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Imposition of DNA surcharge for every felony committed before January 1, 2014, violates ex post facto prohibition

State v. Gregory Mark Radaj, 2015 WI App 50; case activity (including briefs)

A defendant who committed a felony before the effective date of the law mandating a $250 DNA surcharge for each felony conviction, but who is sentenced after that effective date, cannot be made to pay the surcharge on each felony conviction because that violates the prohibition against ex post facto laws. Instead, the defendant may only be subject to a single discretionary surcharge of $250.

Radaj was convicted of four felonies that he committed in 2013. At the time he committed the offenses, the law provided for a discretionary DNA surcharge of $250, unless the conviction was for a specified sex crime, in which case the surcharge was mandatory. See Wis. Stat. § 973.046(1g) and (1r) (2011-12). But by the time he was sentenced in March 2014, the statute had been amended to require a $250 surcharge for each felony conviction. See § 973.046(1r)(a), as amended by 2013 Wis. Act 20, §§ 23532354, 2355, and 9426(1)(am) (effective January 1, 2014). Thus, Radaj was required to pay a $1,000 DNA surcharge (four felonies x $250), significantly more than the discretionary $250 surcharge provided for under the law in effect at the time he committed his crimes. (¶¶2-5).

The court of appeals holds that applying the mandatory surcharge for each felony conviction violates the constitutional prohibitions against ex post facto laws. There is no dispute that the new mandatory surcharge law applies retroactively to crimes committed before the effective date, given that it is keyed to the date of sentencing. (¶12). Instead, the disputed question is whether the new law is a nonpunitive civil statute or a punitive criminal statute, and that question is decided by applying the two-part “intent-effects” test. State v. Rachel, 2002 WI 81, ¶¶39-42, 254 Wis. 2d 215, 647 N.W.2d 762. That test first asks whether the legislature’s intent was to punish or rather was to impose a non-punitive regulatory scheme; if the legislature’s intent was non-punitive, the test then asks whether, despite that fact, the effect of the law is punitive. (¶¶13-14).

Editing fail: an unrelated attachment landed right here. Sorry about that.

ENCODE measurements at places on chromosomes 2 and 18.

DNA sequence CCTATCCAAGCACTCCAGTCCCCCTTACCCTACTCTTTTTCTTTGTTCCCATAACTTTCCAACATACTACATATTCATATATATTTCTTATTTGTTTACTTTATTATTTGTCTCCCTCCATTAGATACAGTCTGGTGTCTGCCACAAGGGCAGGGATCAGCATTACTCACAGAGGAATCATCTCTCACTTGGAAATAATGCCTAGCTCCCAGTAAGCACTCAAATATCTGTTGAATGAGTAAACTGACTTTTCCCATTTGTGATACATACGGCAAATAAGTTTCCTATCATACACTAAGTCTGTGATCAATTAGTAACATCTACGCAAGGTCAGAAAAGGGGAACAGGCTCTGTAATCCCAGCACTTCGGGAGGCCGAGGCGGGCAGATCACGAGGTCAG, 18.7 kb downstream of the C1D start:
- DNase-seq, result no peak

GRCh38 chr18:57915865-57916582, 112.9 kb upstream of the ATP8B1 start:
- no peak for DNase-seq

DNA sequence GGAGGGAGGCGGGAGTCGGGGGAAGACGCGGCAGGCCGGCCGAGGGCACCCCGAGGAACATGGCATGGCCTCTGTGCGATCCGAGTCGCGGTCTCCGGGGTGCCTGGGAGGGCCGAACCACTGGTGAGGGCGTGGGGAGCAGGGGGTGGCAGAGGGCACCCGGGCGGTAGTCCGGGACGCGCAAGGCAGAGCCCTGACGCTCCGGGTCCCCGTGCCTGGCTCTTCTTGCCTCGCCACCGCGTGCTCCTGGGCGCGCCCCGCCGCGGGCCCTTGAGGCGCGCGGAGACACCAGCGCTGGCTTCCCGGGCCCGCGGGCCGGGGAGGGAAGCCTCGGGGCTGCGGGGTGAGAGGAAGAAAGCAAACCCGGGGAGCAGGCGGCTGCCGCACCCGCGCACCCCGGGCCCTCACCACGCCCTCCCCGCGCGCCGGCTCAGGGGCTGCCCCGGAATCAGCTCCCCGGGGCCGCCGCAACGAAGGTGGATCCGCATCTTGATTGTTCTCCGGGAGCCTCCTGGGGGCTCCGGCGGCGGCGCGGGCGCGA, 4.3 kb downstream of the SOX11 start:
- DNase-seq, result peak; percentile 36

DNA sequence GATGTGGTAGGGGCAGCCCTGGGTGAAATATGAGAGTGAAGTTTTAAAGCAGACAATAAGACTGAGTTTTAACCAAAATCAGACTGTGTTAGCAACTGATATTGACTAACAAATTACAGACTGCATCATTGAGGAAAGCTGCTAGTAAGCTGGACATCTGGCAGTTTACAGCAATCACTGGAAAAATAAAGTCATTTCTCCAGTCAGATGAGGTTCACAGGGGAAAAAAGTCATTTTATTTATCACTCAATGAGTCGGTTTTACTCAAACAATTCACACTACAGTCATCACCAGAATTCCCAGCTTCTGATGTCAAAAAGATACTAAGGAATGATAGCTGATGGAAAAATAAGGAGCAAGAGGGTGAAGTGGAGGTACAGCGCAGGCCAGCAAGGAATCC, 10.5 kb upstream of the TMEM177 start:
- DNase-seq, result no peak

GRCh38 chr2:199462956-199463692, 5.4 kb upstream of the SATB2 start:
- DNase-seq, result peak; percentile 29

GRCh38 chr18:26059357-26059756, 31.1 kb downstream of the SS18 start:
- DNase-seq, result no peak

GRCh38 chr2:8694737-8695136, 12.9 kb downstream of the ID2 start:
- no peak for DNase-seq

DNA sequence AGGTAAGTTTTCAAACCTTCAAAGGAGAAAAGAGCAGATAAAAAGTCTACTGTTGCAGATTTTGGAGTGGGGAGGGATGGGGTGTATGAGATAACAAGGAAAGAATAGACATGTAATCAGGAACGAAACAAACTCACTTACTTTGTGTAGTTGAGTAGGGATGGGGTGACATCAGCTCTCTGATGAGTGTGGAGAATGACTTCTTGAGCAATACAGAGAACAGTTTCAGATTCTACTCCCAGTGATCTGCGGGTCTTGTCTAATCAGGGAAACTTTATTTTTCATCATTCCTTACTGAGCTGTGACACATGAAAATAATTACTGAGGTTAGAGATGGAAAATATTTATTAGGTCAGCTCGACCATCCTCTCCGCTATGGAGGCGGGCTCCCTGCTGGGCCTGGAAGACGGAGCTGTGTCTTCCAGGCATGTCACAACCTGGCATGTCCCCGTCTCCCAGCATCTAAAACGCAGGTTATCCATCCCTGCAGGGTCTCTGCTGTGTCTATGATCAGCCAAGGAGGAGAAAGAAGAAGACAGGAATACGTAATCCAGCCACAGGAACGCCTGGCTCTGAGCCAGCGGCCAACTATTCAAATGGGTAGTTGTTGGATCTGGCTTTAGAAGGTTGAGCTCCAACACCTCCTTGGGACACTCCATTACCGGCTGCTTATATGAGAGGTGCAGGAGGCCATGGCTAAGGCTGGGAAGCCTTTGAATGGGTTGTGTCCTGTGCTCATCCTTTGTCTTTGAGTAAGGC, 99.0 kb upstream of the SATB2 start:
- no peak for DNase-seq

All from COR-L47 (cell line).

The court assumes without deciding the legislature intended the law to be non-punitive (¶¶16-22) because, under the factors for assessing the law’s effect, Rachel, 254 Wis. 2d 215, ¶43, the court concludes that the effect of the law is punitive. The most relevant factors are whether the surcharge is “rationally … connected” to some non-punitive purpose and whether the surcharge “appears excessive in relation to” the non-punitive purpose the legislature assigned to it. (¶24). “If there is no rational connection and the fee is excessive in relation to the activities it is intended to fund, then the fee in effect serves as an additional criminal fine, that is, the fee is punitive.” (¶25). That is precisely the problem with a mandatory surcharge based on the number of convictions:

¶30      As the Seventh Circuit in Mueller [v. Raemisch, 740 F.3d 1128 (7th Cir. 2014),] recognized, the connection between a surcharge and the costs it is intended to cover need not be perfect to be rational. Thus, we must give the legislature broad leeway to select a surcharge amount. But under the scheme at issue here, the legislature has imposed a multiplier that corresponds not to costs, but to the number of convictions. For this surcharge scheme to be non-punitive, there must be some reason why the cost of the DNA-analysis-related activities under Wis. Stat. §§ 973.046 and 165.77 increases with the number of convictions. We perceive no reason why this might be true. ….